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West Coast Malaysia
From Kuala Lumpur all the way north to Thailand the west coast is Malaysia’s most populated and multi cultural region. Though relatively densely populated and industrialized, in many areas it still displays a lot of rural charm, and agritourism is quite popular; it has some of Malaysia’s best leisure farm stays, even quite near Kuala Lumpur.
The wildly spectacular Cameron Highlands are to be found north of the capital and are a popular place for trekking and hiking through its tropical forests and tall mountains. Between there and the coast lies Perak state once home to some of Asia’s greatest tin mining industry and with many still busy towns such as Taiping and Ipoh with much Chinese influence. Offshore there you’ll find the island of Pulau Pangkor a pleasant weekend getaway for families from the big city.
Going farther north Penang Island is a well known destination for many both inside and outside Malaysia. It has been a major trading post for hundreds of years having had strong commercial connections with Thailand, India, Indonesia, China and Britain. It’s capital Georgetown with its interesting, colourful, mix of architecture and food remains a testament to those times.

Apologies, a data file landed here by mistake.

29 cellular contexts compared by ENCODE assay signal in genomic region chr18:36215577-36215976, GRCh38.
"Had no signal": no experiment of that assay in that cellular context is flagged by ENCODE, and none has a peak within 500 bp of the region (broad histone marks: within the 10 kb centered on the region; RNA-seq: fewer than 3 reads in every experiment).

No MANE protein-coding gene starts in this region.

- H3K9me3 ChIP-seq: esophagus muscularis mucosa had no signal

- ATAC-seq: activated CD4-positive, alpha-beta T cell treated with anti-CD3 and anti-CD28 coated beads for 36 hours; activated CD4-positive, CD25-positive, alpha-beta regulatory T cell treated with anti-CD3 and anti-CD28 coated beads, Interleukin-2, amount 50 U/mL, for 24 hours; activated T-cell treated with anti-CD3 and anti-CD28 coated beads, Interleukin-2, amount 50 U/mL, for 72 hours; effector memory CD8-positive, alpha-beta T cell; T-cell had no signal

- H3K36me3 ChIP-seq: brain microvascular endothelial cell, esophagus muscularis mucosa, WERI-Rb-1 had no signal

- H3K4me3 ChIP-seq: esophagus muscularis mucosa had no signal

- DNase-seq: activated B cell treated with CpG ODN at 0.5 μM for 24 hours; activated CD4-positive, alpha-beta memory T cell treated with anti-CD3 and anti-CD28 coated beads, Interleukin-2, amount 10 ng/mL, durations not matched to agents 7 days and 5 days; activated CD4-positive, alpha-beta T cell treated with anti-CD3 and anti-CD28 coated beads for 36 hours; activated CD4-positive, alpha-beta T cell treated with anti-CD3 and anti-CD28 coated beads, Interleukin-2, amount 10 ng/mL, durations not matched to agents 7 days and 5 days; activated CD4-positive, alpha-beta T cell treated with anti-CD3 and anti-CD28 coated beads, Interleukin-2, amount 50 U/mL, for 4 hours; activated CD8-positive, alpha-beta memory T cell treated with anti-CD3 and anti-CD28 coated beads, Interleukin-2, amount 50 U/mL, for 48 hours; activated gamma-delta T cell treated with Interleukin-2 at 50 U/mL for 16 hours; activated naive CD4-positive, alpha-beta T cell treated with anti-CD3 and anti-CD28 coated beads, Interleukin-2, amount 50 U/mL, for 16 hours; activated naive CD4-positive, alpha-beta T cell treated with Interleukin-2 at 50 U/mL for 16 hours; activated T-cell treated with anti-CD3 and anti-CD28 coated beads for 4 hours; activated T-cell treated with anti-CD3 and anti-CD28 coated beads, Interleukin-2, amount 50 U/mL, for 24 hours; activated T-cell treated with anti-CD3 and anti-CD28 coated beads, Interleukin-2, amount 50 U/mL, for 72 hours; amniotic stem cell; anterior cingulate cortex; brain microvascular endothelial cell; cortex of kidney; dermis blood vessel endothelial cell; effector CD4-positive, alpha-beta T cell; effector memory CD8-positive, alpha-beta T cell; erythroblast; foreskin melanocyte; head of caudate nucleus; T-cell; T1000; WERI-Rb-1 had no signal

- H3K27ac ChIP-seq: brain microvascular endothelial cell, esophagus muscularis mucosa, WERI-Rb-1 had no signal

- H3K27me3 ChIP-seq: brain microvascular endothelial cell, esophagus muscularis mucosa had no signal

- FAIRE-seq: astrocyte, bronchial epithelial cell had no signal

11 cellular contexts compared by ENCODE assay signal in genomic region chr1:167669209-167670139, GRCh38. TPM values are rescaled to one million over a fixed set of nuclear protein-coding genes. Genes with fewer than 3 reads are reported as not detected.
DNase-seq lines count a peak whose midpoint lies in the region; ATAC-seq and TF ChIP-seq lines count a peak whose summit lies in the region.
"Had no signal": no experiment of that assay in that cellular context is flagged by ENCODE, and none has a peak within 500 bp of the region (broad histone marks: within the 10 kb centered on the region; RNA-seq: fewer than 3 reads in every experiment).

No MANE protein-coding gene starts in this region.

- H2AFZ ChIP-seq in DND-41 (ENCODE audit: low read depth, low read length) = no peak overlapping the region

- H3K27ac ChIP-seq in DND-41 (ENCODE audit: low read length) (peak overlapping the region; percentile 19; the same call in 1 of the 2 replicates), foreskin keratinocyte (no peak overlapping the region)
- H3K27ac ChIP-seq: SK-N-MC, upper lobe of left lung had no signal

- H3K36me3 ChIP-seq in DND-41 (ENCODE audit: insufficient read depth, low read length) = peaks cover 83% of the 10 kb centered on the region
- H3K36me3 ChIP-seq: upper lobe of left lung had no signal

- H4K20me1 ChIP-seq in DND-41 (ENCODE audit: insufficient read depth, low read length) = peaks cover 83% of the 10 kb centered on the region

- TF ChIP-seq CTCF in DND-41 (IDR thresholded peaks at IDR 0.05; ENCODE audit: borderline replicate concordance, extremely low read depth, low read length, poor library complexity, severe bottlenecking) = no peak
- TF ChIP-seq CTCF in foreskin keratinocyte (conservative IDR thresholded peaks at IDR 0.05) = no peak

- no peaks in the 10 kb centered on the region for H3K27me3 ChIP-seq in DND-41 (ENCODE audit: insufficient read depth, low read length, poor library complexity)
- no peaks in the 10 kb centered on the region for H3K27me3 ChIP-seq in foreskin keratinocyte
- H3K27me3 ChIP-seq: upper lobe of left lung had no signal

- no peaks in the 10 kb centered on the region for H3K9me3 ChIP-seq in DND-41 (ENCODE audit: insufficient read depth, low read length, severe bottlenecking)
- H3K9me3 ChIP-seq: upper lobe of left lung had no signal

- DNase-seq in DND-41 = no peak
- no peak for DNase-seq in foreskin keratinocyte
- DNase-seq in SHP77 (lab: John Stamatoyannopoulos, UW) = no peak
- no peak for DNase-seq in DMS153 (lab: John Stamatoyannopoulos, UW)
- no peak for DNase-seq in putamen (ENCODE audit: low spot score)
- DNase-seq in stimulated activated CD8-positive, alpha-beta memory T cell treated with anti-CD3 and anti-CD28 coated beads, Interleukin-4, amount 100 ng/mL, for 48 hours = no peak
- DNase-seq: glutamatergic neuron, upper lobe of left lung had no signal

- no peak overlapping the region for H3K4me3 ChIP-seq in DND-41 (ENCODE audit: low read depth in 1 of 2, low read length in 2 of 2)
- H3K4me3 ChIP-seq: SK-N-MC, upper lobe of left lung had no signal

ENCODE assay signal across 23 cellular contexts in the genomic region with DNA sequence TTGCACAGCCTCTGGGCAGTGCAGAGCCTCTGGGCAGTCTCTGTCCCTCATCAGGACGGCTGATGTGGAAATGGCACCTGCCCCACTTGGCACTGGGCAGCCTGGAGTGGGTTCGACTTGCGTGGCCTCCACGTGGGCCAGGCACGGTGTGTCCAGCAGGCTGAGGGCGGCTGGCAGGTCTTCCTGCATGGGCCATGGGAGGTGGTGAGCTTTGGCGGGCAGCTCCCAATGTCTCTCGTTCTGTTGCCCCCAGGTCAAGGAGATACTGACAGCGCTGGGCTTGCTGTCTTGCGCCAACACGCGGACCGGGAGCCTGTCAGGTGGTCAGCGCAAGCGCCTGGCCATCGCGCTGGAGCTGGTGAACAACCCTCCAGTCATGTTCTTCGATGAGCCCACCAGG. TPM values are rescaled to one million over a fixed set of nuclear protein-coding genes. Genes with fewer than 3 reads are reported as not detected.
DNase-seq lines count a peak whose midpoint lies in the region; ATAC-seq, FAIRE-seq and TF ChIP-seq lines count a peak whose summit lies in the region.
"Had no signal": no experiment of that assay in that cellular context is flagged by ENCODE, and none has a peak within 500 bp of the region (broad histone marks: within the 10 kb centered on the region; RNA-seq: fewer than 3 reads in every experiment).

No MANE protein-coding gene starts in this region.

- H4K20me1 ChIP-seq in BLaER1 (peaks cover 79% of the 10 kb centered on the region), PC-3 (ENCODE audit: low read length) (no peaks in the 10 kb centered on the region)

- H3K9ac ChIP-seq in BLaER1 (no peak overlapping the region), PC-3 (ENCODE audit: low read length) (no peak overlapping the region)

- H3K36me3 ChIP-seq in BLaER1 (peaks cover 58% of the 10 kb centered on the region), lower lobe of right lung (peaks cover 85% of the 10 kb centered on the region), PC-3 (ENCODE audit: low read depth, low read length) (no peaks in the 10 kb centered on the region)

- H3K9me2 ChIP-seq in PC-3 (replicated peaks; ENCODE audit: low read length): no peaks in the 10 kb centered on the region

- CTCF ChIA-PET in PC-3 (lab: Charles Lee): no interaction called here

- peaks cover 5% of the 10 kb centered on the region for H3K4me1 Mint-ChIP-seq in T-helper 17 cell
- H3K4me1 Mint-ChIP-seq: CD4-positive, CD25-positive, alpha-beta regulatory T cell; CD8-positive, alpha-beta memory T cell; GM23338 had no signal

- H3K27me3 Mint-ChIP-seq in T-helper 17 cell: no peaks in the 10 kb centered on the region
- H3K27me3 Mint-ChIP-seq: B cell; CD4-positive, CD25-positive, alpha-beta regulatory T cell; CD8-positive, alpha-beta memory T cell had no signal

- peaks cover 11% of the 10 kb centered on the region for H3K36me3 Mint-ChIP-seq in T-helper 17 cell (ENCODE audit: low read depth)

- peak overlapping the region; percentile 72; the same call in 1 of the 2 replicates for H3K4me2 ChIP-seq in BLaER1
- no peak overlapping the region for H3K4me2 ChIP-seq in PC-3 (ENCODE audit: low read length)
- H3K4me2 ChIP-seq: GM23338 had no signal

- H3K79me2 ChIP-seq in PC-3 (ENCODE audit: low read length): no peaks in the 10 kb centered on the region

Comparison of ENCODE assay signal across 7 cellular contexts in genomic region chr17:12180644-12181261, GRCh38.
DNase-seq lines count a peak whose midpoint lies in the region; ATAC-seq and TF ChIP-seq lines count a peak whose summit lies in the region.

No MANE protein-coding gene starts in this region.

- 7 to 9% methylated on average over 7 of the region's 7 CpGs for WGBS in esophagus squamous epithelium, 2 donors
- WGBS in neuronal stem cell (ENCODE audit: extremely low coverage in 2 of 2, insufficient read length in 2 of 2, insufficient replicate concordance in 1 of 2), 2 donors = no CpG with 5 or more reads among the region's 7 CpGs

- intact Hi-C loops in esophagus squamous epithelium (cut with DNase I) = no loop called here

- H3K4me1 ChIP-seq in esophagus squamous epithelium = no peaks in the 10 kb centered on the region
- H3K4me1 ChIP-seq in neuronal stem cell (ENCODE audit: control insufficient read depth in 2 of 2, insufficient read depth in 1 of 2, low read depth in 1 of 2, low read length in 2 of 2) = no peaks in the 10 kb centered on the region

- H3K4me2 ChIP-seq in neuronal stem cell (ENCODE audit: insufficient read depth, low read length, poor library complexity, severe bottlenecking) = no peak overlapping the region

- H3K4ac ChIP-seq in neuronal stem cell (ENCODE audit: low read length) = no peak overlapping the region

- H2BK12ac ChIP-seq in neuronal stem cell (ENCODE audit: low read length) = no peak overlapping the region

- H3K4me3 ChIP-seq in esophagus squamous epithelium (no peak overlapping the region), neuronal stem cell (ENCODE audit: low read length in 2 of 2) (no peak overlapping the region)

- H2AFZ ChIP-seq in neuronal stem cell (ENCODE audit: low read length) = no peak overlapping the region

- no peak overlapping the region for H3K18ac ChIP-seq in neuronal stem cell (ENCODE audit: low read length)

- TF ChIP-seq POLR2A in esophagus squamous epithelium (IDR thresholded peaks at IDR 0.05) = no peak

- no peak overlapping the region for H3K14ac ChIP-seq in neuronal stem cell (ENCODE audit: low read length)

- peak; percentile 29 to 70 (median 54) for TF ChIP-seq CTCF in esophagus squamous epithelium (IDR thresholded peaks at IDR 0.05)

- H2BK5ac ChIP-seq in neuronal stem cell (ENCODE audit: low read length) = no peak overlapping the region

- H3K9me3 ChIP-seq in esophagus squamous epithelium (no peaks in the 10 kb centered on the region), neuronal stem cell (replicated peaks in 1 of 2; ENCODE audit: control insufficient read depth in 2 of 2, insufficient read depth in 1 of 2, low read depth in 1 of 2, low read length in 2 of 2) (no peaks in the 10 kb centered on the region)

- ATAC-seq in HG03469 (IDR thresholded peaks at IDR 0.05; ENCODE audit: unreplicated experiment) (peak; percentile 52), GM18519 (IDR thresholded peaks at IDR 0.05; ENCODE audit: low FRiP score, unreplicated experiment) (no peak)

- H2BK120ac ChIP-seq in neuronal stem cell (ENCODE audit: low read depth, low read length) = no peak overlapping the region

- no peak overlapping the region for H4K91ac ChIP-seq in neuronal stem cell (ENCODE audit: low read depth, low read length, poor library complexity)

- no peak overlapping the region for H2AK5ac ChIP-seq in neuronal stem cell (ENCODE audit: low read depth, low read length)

Above Penang, towards Thailand, lie the states of Perlis and Kedah; strongly agricultural they are traditionally known as Malaysia’s rice bowl or jelapang padi and produce a huge amount of rice along with some tea plantations. The culture here is more Malay than farther south though with some Thai influence and fairly unassuming and rural, though it is here that Pulau Langkawi is located, an offshore island that is internationally famous as an upper class beach resort. Though not many do it, the more adventurous traveler might take a detour from the journey into Thailand by visiting the vast Ulu Muda Eco Park, a wild and remote protected zone of jungle that can offer some great trekking through some really beautiful, though sometimes difficult, terrain.
Malaysia’s remote hinterland though much more developed these days due to the logging industry than before is still in many parts a wild and inhospitable land of mountains, rainforests and rivers with some awe inspiring natural landscapes to be enjoyed.
Tourism here, thankfully perhaps, is not a huge industry though there are a few popular jungle lodges to be found. Leisure farm resorts and farmstays though are still few and far between.
The highlight of this region is the Tamam Negara which just means National Park in Malay and is a huge swathe of ancient rain forest. Protected from loggers and developers it has an amazing richness of flora and fauna throughout its over 4000 square miles of wilderness.